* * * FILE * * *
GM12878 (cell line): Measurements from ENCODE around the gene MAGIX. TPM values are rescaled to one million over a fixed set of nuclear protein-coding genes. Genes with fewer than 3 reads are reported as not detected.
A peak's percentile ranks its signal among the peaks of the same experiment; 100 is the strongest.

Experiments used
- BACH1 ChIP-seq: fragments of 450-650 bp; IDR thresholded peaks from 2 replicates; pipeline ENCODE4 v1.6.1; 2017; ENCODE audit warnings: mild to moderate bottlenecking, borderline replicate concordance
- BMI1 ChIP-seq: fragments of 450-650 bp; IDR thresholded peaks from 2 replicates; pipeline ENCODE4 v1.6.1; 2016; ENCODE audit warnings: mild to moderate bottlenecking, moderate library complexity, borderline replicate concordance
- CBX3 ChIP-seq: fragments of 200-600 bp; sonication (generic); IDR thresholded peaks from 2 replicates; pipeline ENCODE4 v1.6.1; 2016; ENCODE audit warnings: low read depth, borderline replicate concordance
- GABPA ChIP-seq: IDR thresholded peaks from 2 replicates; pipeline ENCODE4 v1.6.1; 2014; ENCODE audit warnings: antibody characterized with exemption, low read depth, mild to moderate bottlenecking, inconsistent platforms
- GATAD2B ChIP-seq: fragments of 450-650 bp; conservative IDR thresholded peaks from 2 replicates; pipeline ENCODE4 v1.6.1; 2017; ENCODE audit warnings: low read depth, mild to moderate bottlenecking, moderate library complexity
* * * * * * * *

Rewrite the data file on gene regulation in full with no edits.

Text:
GM12878 (cell line): Measurements from ENCODE around the gene MAGIX. TPM values are rescaled to one million over a fixed set of nuclear protein-coding genes. Genes with fewer than 3 reads are reported as not detected.
A peak's percentile ranks its signal among the peaks of the same experiment; 100 is the strongest.

Experiments used
- BACH1 ChIP-seq: fragments of 450-650 bp; IDR thresholded peaks from 2 replicates; pipeline ENCODE4 v1.6.1; 2017; ENCODE audit warnings: mild to moderate bottlenecking, borderline replicate concordance
- BMI1 ChIP-seq: fragments of 450-650 bp; IDR thresholded peaks from 2 replicates; pipeline ENCODE4 v1.6.1; 2016; ENCODE audit warnings: mild to moderate bottlenecking, moderate library complexity, borderline replicate concordance
- CBX3 ChIP-seq: fragments of 200-600 bp; sonication (generic); IDR thresholded peaks from 2 replicates; pipeline ENCODE4 v1.6.1; 2016; ENCODE audit warnings: low read depth, borderline replicate concordance
- GABPA ChIP-seq: IDR thresholded peaks from 2 replicates; pipeline ENCODE4 v1.6.1; 2014; ENCODE audit warnings: antibody characterized with exemption, low read depth, mild to moderate bottlenecking, inconsistent platforms
- GATAD2B ChIP-seq: fragments of 450-650 bp; conservative IDR thresholded peaks from 2 replicates; pipeline ENCODE4 v1.6.1; 2017; ENCODE audit warnings: low read depth, mild to moderate bottlenecking, moderate library complexity